The SEC has ruled the college football landscape for six straight seasons. But at a closer look, it’s the SEC West — not the East — that’s produced the bulk of the champions, as four of the last five have come from the West.
The SEC is once again the conference that’s the cream of the crop, with six teams in the preseason Top 25, but four of those are from the West. The two from the East are Georgia and South Carolina, but can they actually slow down Alabama or LSU?
First off, they’ll have to win the East to play in the SEC Championship and have that shot. As it looks on paper, the East is a race just between these two.
Georgia is the favorite as listed by Bovada at 5-4, while South Carolina is next best at 11-4. Florida, Tennessee and conference newcomer Missouri are listed at 7-2, 12-1 and 14-1, respectively. Vanderbilt is a relative long shot at 20-1, while Kentucky rounds out the division at 50-1.
Since Urban Meyer left Florida, the Gators have fallen off. It doesn’t look like it will get much better in 2012 as their quarterback situation is still weak. Jacoby Brissett and Jeff Driskel filled in for the injured John Brantley last season, but the tandem combined for just two touchdowns and six interceptions. However, quarterback play is not the only concern for a Gators squad that finished just 7-6 last season — its season since 1987 — and was outscored 72-22 in the fourth quarters of conference games. They still have plenty of elite talent, but they clearly have some rebuilding to do before they get back into the running for the SEC East.
The Tennessee Volunteers appear set to field their best team in the Derek Dooley era, but that might not be saying much. They have more returning starters than any other team in the conference, including quarterback Tyler Bray, who at points last season looked like the best arm in the SEC. He should be working with one of the best receiving corps in the nation, which should lead the Vols to be very competitive and even spring a few upsets.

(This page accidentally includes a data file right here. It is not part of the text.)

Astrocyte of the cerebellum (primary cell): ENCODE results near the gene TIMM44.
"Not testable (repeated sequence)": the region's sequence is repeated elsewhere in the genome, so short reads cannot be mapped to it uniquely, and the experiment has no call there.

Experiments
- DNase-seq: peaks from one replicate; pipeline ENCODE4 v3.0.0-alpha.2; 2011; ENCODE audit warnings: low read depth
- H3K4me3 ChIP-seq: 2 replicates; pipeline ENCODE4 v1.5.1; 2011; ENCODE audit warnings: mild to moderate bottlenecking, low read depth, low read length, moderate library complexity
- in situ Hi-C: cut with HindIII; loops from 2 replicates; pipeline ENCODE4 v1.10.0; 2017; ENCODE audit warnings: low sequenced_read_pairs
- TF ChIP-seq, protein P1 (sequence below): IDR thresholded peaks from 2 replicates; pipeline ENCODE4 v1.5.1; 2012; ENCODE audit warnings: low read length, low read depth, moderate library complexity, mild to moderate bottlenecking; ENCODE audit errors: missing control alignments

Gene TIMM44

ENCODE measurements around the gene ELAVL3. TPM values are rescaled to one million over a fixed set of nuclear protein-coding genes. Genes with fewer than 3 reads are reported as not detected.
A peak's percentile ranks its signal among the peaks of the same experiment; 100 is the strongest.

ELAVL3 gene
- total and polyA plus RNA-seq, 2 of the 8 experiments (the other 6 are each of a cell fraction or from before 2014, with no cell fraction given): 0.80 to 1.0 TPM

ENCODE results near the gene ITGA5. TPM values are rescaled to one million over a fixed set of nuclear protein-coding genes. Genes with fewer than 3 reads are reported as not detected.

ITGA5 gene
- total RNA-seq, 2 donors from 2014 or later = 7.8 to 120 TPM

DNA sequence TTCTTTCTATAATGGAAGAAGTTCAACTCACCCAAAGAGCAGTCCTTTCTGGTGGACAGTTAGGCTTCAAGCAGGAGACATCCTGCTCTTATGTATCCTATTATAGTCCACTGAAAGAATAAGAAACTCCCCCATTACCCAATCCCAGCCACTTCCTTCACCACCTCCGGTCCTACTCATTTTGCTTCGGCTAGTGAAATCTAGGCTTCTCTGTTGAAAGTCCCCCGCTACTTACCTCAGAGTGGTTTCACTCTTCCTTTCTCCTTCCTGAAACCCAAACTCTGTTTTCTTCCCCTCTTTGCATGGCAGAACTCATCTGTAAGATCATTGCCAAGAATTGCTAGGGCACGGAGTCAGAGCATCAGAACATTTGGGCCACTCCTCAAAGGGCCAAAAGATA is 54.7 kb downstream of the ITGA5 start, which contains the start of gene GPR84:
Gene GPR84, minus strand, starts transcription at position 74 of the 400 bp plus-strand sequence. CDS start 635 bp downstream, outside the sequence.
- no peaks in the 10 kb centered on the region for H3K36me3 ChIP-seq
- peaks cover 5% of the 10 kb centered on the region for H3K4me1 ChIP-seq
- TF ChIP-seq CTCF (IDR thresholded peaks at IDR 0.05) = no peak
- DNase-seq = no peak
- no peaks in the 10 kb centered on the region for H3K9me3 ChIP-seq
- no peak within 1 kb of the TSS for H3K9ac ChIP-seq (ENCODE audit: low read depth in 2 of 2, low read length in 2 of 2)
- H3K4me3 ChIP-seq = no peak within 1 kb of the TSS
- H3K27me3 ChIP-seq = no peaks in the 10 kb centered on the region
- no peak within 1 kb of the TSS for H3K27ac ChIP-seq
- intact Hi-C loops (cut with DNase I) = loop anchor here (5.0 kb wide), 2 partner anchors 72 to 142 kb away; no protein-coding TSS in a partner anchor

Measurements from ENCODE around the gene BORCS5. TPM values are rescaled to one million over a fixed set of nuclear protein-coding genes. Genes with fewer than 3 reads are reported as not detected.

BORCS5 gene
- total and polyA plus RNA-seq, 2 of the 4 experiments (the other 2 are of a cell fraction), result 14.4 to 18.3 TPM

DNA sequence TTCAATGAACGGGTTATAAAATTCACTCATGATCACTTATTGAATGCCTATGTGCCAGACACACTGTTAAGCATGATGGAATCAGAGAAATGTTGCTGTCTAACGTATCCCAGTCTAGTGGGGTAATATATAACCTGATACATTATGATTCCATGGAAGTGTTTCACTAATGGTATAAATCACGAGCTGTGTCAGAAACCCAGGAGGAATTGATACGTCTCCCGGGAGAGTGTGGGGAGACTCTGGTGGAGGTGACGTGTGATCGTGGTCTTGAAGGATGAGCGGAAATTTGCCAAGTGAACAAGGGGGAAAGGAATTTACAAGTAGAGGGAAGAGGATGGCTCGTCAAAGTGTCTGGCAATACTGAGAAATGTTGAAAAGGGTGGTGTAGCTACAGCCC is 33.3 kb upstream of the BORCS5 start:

The concern at Rocky Top is the defense and running game. For the Vols to become an elite team in the conference, those two areas will have to step up in a big way.
Georgia is the frontrunner in the SEC East and it’s easy to see why. They won the East last season riding a strong defense. That unit returns nine starters and should be one of the best in the country. On offense, Georgia is led by star quarterback Aaron Murray, who is the best quarterback in either division of the SEC. The Bulldogs will need to find a running game after dismissing Isaiah Crowell, but if they find someone to depend on, this is the team with the best shot of unseating the SEC West powers.
South Carolina is also in the conversation as Steve Spurrier has built up the program in a fine way. The team is coming off a school-record 11-win season and the Head Ball Coach appears to have regained his swagger.
Even though they have to replace three high-round NFL picks — cornerback Stephon Gilmore, linebacker Melvin Ingram and receiver Alshon Jeffery — the return of running back Marcus Lattimore and improving quarterback Connor Shaw has fans in Columbia very excited. Last year’s defense was special and it could be again as ends Jadeveon Clowney and Devin Taylor could be the best one-two punch in the nation.
If Shaw takes a big step forward, the defense remains solid and the running game is reliable, the Gamecocks will be right there with Georgia to the end. The good news for South Carolina is that it gets to play Georgia at home, as the Bulldogs visit Columbia on Oct. 6 in a contest that could decide everything.
While the SEC East has some quality teams, each of them still seem to be a step behind both LSU and Alabama. That’s not to say that South Carolina or Georgia isn’t capable of winning the SEC, but it seems like they’ll need to catch a break or two for that to happen.
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